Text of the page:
Their oldest son, Juan, known as “El Mozo” was listed as the head of the Third Family. Juan and his wife Maria Garcia de Acosta had 3 son and a daughter all born in the Canary Islands and a son, Pedro, who was born during the voyage, in Havana, Cuba. Unfortunately, Pedro was unable to survive the voyage and died at Cuautitlán on November 5th.
Another son Jose Leal and his wife, Ana Santos, whom he married on September 21, 1730 while at Cuautitlán, are listed as the Eleventh Family.
And, Catharina Leal and her husband Juan Delgado who also married at Cuautitlán two days after her brother’s marriage are listed as the Twelfth Family.
After his arrival at San Antonio de Béxar, Juan Leal married for a second time, Maria Melian the widow of Lucas Delgado and the daughter of Francisco Melano and Ynes Hoyos. She was born on Lanzarote, and is listed as the head of the Fifteenth Family on the Cuautitlán list.
Juan Leal’s grandson, Joaquín Leal, the son of Bernardo Leal and Leonor Delgado ran a sizable cattle ranch, known as Santa Rita de las Islitas, which provided him and his family with thousands of acres of productive ranch land. After Joaquín Leal and his two sons were killed attempting to flee the troops of General Arrendondo, the family's property was confiscated leaving Joaquín's wife, Ana María de Arocha, in total destitution.
Don Juan Leal Goraz was born in 1676 in the town of Teguise on the Island of Lanzarote, Canary Islands to Antonio Goraz and Maria Perez. He began the rigorous journey to the New Philippines with his wife, Maria Hernandez but she died during the journey in Cuautitlán, Mexico on October 15, 1730. Before leaving he was appointed head of the colonists by a colonial judge. He was later reappointed by the Viceroy in Mexico. At the age of 54, he was the oldest man among the colonists, and so was chosen by them, to be their Senior Alderman, for life. Thus he became the first mayor of the civil settlement known as San Fernando de Béxar.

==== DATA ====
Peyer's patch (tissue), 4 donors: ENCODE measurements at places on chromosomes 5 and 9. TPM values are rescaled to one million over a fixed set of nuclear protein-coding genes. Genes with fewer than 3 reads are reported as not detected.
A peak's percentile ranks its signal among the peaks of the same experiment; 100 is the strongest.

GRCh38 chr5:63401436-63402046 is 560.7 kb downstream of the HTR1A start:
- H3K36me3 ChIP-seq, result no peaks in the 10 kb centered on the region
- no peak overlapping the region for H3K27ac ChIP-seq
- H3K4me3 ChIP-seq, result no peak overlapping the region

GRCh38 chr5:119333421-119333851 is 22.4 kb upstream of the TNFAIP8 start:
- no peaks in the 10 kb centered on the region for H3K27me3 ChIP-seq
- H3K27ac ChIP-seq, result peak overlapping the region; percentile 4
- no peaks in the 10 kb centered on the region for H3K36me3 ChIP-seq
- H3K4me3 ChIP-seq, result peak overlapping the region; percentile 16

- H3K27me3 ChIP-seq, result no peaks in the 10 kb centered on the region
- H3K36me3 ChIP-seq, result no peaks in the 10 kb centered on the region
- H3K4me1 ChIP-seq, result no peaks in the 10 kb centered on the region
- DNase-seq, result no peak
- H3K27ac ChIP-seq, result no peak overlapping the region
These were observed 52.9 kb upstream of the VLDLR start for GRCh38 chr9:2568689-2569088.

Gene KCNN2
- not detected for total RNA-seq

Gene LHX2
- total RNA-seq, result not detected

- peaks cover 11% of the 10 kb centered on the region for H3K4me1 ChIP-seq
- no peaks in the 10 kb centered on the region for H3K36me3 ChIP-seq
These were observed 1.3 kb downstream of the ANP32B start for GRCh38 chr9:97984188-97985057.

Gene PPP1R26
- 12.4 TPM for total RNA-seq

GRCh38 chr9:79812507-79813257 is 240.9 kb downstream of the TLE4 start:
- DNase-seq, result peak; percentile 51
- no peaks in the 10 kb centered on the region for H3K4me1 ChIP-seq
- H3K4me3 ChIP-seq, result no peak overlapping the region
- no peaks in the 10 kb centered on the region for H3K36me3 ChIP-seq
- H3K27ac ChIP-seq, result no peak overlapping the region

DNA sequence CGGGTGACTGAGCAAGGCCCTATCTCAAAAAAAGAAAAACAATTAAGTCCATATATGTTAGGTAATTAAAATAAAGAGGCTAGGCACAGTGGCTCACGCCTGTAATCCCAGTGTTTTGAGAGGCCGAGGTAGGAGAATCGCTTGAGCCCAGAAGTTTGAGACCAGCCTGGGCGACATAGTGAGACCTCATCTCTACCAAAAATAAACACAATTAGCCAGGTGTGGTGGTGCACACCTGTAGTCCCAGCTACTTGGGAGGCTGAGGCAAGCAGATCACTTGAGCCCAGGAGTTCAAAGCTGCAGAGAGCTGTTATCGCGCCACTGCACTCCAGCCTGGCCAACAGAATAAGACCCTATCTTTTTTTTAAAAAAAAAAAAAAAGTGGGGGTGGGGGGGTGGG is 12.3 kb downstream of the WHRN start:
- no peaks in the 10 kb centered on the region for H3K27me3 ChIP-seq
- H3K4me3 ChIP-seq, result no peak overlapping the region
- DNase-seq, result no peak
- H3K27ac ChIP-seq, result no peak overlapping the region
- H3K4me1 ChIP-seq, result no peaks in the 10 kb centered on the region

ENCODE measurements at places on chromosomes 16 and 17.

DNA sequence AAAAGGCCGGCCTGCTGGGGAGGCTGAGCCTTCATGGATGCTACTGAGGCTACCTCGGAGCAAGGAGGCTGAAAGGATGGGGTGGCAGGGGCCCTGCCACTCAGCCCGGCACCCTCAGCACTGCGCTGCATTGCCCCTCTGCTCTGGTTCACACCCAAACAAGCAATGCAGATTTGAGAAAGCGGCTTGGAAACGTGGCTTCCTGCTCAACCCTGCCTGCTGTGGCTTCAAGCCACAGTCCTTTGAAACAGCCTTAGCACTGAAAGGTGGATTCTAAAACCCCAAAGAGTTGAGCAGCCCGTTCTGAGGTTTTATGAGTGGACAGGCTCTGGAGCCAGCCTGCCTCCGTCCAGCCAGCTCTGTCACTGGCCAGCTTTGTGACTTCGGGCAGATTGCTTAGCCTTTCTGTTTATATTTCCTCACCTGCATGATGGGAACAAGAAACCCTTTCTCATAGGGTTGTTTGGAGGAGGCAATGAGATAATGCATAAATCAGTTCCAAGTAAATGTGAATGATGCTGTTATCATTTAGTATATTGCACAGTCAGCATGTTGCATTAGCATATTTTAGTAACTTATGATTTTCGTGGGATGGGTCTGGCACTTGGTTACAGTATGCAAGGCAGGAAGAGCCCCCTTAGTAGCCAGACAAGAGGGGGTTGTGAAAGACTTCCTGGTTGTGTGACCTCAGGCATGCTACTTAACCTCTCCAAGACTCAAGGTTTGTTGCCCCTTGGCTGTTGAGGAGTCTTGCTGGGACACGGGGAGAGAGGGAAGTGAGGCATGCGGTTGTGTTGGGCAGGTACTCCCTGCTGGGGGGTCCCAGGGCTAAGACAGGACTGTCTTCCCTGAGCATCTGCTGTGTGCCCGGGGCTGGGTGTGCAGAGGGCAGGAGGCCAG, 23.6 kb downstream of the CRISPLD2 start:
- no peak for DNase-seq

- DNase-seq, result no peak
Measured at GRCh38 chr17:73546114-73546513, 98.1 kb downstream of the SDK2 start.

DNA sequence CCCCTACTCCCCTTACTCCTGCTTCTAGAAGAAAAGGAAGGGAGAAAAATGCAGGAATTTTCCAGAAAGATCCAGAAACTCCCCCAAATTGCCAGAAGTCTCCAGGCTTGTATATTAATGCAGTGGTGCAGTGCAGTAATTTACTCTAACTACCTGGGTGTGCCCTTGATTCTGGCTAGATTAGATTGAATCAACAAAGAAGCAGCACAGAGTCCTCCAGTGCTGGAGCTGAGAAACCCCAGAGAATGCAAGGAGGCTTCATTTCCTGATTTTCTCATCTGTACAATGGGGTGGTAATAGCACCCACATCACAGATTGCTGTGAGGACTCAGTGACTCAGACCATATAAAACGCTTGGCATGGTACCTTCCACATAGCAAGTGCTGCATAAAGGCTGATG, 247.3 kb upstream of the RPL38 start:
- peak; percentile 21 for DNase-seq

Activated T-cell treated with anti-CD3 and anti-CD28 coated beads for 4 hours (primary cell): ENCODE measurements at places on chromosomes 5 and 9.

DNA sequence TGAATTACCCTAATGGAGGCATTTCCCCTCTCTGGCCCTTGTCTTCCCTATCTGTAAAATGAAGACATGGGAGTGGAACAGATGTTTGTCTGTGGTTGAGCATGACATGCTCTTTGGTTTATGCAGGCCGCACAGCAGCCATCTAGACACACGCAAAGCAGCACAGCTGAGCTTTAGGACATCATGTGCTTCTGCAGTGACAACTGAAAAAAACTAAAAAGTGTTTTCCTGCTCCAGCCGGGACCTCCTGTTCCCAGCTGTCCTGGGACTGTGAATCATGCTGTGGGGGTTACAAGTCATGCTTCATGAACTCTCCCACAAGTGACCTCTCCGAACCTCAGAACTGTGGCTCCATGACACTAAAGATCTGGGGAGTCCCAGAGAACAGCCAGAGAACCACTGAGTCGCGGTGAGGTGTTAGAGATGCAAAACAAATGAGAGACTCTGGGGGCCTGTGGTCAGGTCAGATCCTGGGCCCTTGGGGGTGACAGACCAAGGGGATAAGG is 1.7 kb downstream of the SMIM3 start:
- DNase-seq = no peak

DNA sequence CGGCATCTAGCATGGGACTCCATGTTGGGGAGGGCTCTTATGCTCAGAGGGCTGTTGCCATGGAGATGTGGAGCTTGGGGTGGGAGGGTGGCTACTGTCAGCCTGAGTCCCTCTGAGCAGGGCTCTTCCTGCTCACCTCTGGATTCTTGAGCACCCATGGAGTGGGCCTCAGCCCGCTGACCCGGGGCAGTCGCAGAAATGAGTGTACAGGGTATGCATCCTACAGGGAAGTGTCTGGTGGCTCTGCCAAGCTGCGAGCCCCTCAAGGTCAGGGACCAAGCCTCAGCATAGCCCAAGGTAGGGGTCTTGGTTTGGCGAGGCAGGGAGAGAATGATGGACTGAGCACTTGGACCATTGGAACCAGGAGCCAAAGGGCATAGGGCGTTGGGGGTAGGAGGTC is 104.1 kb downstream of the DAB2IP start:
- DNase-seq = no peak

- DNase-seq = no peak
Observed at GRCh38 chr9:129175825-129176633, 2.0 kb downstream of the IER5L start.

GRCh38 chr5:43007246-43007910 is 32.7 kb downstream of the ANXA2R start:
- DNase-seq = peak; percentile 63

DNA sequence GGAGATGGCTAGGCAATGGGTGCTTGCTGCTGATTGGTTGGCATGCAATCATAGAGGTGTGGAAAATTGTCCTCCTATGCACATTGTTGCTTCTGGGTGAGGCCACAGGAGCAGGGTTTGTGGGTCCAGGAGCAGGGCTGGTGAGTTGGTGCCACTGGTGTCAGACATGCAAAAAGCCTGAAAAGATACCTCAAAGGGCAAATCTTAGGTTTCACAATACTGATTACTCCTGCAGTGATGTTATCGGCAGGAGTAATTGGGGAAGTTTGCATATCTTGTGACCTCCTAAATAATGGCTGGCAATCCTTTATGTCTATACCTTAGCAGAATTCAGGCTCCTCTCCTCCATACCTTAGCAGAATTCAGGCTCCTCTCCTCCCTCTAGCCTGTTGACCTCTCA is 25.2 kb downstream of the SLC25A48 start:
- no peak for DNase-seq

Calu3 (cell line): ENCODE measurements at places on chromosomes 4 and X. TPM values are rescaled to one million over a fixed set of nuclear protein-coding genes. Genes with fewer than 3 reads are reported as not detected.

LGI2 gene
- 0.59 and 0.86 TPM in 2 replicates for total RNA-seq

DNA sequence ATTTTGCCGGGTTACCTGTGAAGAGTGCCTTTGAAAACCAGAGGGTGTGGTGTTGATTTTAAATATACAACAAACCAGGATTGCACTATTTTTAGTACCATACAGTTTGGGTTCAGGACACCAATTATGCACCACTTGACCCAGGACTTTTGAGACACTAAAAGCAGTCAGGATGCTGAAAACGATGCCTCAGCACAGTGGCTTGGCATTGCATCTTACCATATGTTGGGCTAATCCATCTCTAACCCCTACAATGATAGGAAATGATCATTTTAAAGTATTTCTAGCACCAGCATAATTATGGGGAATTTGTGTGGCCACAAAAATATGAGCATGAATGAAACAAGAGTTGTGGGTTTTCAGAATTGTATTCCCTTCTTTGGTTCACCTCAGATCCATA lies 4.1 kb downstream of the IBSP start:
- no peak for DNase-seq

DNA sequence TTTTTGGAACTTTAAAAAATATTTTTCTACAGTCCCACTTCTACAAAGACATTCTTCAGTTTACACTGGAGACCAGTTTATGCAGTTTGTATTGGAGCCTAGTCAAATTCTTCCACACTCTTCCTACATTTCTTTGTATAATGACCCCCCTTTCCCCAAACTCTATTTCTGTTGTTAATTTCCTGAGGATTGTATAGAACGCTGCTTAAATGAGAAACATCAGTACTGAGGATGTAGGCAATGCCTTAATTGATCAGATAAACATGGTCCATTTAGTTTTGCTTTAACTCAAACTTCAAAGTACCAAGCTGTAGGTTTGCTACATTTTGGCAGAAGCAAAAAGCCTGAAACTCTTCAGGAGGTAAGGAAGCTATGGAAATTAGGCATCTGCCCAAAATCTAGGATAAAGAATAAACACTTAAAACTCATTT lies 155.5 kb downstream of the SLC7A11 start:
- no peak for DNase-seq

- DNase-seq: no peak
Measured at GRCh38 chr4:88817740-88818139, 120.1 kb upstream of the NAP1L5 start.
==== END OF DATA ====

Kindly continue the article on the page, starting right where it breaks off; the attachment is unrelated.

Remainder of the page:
According to Chabot, the official list taken at Cuautitlán states that Juan Leal “Gonzal” was the son of Antonio “Gonzal” while subsequent records show his name to be Goraz. San Fernando Church records, official records, and family tradition know this family by the name Leal, without the Goraz.
He was described as "tall, long faced, blind in the left eye, with thick black beard and hair, dark complexion, sharp nose, and light gray eyes.
There is an Antonio Leal who was married to Gertrudes de los Santos, and was born in San Antonio de Béxar in about 1750. He is believed to be a descendant of the Canary Island Leal family, although no church records have been found stating who his parents are. He and his wife, settled at the site of San Augustine east of Nacogdoches in north central San Augustine County and built a small house with corrals to accommodate wild mustangs gathered by Leal and Philip Nolan for sale in Louisiana. In 1800 Leal sold the property to Pedro Buigas, who sold it the following year to Edmund Quirk. Antonio Leal and his wife were afterward prosecuted in one of the most famous trials in Texas history. [Antonio Leal’s Desendants Report]
One of the earliest settlers of the Leal Community in Atascosa County, Texas was Manuel Leal, the son of Jose Maria Leal and Maria Sinforosa Seguin. Manuel Leal married Maria de la Luz Hernandez and was the great-gandfather of John Oden Leal, Ex-Bexar County Archivist.
All of Juan Leal Goraz and Maria Hernandez’s children lived their lives at La Villa de San Fernando de Béxar. Juan and Maria Melian had one daughter, Figenia, born about 1735 in La Villa de San Fernando. She married Joaquin de la Garza in 1754.
Don Juan Leal Goraz and his first wife, Maria Hernandez, had five children all born on the Island of Lanzarote. Their two youngest sons, Vicente and Bernardo are listed as members of the First Family.
Juan Leal Goraz
biography found at